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Turkey’s Middle East policy under the AKP government – in particular, its stance on Syria and the fight against ISIL – has had a damaging effect on not only its 60-year-old alliance with the US, but also its regional standing. The author chronicles several of the government’s blunders, arguing that they ultimately stem from a “fundamental miscalculation of Turkey’s power and capacity to shape regional developments.” From the government’s misplaced confidence in Bashar al-Assad’s regime and subsequent radical reversal in its Syria policy, to its sectarian approach to the region and support of the Muslim Brotherhood in Egypt, to its deteriorated relationship with Israel, the author contends that Turkey has succeeded only in further alienating itself.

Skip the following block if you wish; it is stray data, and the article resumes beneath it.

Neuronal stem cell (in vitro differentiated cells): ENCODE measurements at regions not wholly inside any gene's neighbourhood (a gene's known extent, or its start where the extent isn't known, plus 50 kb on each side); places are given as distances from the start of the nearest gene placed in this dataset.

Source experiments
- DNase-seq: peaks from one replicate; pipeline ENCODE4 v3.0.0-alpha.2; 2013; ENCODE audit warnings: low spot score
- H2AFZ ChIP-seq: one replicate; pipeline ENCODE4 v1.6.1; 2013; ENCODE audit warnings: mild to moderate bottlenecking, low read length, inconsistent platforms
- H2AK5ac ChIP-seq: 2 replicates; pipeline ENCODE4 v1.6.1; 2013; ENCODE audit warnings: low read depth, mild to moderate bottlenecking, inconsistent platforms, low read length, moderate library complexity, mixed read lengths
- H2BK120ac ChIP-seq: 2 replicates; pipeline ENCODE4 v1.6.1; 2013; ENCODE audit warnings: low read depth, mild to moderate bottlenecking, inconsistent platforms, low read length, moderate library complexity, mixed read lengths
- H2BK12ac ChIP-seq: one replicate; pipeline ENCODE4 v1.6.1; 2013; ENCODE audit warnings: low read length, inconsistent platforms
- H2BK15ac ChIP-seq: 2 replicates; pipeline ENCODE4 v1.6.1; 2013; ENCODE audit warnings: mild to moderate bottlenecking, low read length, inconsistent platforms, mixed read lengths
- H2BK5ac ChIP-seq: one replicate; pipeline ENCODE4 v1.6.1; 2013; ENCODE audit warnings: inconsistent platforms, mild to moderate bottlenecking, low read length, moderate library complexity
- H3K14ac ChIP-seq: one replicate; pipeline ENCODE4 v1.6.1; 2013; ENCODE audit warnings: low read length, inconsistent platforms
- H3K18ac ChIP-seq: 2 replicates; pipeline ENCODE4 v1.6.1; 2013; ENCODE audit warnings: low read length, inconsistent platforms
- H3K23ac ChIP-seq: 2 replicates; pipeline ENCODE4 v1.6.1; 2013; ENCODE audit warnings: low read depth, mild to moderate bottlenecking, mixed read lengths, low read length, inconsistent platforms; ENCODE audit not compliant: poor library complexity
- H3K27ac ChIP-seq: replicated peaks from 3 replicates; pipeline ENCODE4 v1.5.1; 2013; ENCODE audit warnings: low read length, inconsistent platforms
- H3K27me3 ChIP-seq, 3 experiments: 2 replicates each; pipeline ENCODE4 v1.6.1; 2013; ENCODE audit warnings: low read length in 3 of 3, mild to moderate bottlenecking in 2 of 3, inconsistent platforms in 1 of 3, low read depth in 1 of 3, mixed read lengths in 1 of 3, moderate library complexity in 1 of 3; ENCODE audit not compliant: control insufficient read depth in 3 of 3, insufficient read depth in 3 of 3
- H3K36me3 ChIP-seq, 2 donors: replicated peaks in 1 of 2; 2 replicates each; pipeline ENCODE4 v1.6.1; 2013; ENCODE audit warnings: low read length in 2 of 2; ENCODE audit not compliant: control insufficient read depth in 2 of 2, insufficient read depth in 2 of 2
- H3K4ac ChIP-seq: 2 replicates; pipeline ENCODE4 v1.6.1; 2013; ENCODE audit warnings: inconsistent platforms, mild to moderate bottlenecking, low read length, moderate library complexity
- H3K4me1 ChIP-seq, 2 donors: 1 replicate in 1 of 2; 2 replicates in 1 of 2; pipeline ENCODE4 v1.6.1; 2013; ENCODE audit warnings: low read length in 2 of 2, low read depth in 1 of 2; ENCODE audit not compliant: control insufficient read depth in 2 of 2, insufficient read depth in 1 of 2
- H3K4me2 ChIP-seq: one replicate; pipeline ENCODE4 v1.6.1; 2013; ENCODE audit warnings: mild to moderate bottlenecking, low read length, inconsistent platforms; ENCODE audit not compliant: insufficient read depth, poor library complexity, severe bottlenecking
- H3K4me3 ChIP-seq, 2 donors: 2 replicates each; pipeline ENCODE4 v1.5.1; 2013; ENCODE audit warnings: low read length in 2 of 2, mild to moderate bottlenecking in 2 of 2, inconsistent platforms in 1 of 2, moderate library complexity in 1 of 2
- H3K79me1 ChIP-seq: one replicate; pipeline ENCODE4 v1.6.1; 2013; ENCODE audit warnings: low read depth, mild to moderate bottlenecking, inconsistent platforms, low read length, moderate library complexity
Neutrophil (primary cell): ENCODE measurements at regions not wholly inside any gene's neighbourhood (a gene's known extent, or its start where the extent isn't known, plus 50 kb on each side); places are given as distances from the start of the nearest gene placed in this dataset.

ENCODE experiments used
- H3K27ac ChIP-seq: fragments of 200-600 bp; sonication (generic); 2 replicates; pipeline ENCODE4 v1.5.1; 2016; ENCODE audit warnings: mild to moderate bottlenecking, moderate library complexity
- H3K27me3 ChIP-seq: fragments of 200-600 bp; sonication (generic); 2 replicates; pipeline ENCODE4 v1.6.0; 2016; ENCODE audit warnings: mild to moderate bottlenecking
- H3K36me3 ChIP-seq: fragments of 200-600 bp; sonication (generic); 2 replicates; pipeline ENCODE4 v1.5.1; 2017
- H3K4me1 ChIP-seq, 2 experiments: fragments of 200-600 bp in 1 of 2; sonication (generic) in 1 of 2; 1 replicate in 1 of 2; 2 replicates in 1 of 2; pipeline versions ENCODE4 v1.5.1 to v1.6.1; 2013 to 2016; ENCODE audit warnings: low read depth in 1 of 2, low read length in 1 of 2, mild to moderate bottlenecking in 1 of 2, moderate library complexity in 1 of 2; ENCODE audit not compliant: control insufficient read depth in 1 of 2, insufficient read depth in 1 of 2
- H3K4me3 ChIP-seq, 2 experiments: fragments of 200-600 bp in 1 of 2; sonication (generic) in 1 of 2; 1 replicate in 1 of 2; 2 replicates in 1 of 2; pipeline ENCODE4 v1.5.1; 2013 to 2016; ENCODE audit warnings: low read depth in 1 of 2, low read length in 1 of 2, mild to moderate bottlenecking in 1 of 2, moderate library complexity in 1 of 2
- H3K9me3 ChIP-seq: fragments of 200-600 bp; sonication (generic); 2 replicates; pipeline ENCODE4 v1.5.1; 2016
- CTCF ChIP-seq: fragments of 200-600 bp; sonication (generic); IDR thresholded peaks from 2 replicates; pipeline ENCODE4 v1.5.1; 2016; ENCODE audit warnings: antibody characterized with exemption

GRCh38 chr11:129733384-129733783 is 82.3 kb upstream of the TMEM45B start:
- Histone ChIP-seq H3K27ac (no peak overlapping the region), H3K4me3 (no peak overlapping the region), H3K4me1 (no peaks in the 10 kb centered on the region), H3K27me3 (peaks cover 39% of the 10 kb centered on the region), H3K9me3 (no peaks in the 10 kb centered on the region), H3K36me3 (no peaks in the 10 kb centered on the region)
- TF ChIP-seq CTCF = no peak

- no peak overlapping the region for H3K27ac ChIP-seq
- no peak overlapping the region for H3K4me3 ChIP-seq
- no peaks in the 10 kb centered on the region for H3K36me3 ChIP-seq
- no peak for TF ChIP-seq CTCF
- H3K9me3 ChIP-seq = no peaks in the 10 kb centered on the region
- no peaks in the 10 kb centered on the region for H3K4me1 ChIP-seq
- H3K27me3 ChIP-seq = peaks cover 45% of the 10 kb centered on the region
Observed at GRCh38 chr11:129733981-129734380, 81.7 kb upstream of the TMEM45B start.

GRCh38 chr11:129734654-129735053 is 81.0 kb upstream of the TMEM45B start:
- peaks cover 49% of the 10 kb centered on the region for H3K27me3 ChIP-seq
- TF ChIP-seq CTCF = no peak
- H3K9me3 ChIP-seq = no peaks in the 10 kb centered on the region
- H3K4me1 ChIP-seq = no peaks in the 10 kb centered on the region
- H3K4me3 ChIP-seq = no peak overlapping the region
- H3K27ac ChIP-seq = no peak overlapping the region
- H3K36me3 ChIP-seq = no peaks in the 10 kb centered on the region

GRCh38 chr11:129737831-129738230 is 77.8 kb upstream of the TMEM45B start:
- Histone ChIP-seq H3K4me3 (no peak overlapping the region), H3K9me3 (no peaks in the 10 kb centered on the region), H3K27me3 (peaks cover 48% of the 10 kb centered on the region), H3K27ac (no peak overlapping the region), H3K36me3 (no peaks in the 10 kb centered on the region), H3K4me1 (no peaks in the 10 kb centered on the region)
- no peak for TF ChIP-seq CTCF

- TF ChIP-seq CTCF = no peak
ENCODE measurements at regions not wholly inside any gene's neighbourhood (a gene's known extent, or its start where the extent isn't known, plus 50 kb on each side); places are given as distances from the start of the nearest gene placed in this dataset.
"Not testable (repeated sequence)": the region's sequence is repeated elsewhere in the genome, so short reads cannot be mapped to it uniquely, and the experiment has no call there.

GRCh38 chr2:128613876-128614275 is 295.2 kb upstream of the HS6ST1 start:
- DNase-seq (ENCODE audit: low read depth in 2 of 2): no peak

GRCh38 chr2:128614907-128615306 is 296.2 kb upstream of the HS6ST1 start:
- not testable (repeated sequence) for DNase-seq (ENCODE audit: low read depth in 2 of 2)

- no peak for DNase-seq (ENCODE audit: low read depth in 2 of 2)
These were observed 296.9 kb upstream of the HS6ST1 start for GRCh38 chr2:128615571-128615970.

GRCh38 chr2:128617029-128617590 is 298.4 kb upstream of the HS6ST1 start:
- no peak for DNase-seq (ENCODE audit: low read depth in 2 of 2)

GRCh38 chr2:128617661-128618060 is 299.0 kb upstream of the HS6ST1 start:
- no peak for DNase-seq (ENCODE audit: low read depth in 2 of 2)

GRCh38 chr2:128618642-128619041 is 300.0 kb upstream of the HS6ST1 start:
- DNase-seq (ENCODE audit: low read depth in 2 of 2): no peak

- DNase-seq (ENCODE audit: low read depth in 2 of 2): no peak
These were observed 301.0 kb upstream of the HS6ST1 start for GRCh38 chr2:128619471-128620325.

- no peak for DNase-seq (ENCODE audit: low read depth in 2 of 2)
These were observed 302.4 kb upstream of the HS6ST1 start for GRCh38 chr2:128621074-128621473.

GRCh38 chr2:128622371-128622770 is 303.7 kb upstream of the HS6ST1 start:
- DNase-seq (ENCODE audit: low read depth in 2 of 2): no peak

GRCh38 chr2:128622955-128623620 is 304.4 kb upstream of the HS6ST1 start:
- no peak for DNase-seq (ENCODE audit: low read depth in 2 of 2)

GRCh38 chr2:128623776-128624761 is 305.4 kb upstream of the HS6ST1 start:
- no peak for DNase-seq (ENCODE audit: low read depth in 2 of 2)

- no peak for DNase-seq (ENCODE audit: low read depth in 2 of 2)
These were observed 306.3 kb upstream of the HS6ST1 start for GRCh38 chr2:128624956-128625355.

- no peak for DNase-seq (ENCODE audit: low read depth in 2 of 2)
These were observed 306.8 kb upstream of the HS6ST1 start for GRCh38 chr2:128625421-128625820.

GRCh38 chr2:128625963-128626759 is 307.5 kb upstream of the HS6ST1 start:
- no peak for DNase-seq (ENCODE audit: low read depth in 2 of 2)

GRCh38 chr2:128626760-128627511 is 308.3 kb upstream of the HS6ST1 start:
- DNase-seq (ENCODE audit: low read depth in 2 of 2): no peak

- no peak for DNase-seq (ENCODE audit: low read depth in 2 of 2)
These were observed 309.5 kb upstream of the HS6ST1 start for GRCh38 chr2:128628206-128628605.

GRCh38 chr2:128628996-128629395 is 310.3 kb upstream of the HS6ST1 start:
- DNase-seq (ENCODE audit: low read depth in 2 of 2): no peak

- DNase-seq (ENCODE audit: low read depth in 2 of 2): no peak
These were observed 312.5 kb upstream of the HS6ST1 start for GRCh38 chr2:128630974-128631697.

CONTRIBUTOR
Sabri Sayarı
Sabri SayarıProf. Dr. Sabri Sayarı is a professor of political science and international relations at Bahçeşehir University, İstanbul.
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Foreword Following the violent dissolution of the former Yugoslavia in the 1990s, there had been a shared sense of hope for a more peaceful future for the European continent. Unfortunately, this comfortability disappeared after Russian President Vladimir Putin ordered his troops to march against the Ukrainian forces throughout the border on 24 February 2022. This marked a turning point not only for the...
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